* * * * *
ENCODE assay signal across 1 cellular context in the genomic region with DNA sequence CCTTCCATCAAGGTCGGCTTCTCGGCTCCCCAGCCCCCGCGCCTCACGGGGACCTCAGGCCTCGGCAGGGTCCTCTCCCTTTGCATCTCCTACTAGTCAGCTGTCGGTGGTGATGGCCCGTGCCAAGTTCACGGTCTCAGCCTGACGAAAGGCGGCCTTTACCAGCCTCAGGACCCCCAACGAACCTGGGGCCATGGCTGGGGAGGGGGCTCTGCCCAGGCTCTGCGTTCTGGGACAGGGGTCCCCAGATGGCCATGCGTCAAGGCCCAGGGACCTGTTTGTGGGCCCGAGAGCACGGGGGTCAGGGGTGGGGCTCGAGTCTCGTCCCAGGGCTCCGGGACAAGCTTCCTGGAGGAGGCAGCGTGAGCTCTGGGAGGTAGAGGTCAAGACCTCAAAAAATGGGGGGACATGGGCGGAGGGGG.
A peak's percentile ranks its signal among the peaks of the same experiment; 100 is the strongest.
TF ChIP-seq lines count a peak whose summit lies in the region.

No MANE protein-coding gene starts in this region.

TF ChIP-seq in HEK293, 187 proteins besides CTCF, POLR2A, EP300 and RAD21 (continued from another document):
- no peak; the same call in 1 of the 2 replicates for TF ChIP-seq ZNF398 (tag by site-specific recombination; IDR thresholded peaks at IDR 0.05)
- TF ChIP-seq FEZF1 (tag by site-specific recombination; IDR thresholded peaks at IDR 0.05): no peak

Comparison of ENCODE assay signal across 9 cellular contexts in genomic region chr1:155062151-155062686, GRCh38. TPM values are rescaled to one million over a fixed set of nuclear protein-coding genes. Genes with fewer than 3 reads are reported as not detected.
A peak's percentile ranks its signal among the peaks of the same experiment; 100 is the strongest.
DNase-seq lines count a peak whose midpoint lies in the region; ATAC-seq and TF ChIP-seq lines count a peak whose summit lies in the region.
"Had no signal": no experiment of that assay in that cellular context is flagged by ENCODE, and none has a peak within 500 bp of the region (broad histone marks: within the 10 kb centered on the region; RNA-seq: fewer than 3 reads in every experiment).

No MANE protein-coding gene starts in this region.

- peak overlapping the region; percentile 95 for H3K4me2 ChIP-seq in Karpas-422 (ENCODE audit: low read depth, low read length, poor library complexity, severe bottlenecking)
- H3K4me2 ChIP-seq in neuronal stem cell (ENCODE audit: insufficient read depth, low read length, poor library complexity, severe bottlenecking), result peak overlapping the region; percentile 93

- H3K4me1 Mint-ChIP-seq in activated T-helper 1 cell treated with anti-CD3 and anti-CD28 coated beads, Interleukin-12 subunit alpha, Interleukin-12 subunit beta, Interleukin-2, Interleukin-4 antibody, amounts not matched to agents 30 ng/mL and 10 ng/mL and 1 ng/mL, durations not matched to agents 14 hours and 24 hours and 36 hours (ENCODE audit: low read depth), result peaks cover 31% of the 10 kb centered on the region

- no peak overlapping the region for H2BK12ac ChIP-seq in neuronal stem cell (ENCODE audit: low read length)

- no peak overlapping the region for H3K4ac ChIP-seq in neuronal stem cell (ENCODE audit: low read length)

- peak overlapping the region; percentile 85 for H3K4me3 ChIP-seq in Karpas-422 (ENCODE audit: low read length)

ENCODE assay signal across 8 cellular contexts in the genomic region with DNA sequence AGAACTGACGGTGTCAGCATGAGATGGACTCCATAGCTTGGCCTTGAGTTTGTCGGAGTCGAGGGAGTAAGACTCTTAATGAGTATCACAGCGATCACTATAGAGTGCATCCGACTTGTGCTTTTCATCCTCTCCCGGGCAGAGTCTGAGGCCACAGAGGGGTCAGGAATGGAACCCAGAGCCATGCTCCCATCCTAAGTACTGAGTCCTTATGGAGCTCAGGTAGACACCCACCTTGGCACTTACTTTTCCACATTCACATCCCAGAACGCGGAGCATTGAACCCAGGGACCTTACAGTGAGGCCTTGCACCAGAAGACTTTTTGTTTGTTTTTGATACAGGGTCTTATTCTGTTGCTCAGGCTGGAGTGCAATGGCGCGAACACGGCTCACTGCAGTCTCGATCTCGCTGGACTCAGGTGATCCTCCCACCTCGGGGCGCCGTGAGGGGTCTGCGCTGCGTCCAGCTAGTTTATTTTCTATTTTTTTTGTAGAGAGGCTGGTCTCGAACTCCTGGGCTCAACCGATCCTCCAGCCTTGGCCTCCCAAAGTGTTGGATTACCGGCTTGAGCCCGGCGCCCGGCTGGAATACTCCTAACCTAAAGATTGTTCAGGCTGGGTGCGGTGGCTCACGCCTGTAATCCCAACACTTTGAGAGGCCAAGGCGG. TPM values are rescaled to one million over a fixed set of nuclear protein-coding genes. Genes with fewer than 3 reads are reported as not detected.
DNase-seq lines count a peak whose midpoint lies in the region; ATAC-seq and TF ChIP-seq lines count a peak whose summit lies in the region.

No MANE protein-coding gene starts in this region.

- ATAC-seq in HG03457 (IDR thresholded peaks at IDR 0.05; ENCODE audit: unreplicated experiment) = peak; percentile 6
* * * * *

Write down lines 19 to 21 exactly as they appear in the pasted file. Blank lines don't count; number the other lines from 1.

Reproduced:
ENCODE assay signal across 8 cellular contexts in the genomic region with DNA sequence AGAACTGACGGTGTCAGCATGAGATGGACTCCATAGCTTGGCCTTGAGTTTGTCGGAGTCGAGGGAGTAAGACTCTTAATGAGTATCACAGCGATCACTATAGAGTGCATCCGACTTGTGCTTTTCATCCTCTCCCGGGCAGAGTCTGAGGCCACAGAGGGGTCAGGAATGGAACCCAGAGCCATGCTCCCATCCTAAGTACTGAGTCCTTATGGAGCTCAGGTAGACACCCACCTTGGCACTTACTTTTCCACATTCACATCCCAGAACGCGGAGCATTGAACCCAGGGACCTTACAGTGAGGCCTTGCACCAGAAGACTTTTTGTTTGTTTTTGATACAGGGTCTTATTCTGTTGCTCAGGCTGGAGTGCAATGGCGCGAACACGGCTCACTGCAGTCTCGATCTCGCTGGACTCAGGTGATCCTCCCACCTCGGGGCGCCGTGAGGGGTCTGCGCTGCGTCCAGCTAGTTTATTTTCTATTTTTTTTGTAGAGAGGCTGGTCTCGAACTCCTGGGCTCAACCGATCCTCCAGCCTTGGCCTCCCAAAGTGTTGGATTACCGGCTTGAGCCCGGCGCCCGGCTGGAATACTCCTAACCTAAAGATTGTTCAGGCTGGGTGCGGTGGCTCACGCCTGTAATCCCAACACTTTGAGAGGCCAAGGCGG. TPM values are rescaled to one million over a fixed set of nuclear protein-coding genes. Genes with fewer than 3 reads are reported as not detected.
DNase-seq lines count a peak whose midpoint lies in the region; ATAC-seq and TF ChIP-seq lines count a peak whose summit lies in the region.

No MANE protein-coding gene starts in this region.